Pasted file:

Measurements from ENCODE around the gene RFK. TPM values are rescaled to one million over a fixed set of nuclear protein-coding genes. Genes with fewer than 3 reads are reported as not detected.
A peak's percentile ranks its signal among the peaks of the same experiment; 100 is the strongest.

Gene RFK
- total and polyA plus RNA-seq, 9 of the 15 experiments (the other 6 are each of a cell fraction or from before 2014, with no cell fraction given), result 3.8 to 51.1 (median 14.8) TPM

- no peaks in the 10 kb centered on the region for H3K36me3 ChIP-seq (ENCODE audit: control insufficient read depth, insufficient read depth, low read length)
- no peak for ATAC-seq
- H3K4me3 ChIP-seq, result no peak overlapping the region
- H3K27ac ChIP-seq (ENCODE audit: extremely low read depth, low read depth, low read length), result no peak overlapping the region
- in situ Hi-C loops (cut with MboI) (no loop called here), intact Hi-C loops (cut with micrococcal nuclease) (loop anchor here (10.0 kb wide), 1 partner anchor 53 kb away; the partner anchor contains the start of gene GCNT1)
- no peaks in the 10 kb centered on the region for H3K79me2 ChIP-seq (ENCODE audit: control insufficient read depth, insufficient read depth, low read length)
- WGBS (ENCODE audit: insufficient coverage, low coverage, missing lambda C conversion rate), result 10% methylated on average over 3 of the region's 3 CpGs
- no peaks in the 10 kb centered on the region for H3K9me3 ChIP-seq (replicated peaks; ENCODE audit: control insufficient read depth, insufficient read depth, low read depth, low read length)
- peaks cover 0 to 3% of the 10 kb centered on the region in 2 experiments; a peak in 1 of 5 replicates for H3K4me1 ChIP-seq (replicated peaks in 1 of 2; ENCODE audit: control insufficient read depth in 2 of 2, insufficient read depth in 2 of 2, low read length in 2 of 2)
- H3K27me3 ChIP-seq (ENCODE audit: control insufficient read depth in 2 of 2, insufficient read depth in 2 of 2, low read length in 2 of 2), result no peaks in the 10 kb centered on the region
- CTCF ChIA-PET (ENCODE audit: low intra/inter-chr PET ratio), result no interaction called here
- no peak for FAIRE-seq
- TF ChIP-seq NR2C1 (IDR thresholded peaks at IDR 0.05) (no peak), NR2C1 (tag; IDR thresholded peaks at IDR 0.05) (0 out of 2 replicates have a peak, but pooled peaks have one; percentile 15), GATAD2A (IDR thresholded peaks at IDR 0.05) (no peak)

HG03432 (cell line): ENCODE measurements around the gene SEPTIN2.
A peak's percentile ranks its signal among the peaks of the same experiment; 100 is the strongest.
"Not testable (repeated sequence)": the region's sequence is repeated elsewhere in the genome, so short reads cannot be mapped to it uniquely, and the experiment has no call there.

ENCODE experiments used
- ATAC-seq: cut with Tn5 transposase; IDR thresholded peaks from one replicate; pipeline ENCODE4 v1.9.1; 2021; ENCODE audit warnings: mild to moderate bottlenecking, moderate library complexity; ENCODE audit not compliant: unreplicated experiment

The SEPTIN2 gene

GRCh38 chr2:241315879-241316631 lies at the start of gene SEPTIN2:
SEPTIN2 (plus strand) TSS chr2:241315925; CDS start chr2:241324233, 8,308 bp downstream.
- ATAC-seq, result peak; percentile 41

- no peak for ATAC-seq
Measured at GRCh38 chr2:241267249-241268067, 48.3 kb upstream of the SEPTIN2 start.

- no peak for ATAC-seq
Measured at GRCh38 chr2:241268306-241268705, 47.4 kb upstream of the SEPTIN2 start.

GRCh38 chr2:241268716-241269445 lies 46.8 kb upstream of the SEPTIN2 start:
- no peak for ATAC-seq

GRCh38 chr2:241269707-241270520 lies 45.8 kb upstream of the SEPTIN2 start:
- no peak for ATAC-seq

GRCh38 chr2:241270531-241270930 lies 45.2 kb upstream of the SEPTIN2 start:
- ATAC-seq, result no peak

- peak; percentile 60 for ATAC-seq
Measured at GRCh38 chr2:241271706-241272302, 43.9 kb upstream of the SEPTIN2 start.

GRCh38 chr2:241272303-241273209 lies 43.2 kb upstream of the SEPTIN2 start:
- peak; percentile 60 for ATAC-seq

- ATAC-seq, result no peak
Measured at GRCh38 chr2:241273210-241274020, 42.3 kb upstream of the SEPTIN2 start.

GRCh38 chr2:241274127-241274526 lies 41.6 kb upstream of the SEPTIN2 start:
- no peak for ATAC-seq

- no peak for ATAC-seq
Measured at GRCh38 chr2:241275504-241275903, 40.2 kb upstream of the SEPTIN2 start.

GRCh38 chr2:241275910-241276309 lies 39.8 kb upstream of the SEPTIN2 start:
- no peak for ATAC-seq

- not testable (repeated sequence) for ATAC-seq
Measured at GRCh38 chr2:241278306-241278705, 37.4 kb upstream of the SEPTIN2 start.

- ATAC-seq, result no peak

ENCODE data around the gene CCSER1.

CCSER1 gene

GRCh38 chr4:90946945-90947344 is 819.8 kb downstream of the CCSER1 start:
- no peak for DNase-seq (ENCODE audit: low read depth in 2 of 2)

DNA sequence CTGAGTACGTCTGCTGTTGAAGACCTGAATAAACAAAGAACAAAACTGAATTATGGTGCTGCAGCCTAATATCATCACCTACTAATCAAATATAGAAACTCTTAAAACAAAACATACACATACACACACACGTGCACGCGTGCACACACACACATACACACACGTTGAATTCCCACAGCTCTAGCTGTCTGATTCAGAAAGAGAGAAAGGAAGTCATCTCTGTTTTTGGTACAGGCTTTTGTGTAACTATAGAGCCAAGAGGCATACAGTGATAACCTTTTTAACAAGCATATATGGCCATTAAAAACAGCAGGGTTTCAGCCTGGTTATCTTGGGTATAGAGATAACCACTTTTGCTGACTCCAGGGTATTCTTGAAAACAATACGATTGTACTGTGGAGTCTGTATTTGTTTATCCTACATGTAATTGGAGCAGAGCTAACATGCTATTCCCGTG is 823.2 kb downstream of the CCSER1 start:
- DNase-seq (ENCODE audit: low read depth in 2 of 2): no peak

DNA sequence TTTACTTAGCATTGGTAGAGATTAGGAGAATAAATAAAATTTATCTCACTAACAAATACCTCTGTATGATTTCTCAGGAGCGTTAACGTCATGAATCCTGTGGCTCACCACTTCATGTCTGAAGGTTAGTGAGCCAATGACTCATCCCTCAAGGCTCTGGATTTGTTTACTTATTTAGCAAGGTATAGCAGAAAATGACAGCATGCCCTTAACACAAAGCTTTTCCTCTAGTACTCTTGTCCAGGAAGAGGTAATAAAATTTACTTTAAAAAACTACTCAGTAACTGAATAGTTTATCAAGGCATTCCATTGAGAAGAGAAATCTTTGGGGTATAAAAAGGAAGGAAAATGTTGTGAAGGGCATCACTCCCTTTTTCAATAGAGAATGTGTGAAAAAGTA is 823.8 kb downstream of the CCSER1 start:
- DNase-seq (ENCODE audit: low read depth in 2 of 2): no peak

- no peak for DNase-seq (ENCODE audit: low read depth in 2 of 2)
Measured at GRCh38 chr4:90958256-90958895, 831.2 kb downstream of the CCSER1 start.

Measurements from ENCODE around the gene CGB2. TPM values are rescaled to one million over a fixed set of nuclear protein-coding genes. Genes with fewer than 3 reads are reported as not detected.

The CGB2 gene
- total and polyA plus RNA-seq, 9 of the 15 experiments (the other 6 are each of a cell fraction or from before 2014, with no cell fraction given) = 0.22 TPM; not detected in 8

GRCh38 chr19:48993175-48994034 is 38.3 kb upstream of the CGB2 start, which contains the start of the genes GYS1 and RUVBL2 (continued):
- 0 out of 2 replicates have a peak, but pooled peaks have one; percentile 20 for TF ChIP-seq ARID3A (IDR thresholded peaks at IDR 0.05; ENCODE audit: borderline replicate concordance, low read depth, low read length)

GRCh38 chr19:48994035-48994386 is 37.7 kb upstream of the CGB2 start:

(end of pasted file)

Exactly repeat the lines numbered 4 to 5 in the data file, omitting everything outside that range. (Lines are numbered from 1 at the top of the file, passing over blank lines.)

- total and polyA plus RNA-seq, 9 of the 15 experiments (the other 6 are each of a cell fraction or from before 2014, with no cell fraction given), result 3.8 to 51.1 (median 14.8) TPM

- no peaks in the 10 kb centered on the region for H3K36me3 ChIP-seq (ENCODE audit: control insufficient read depth, insufficient read depth, low read length)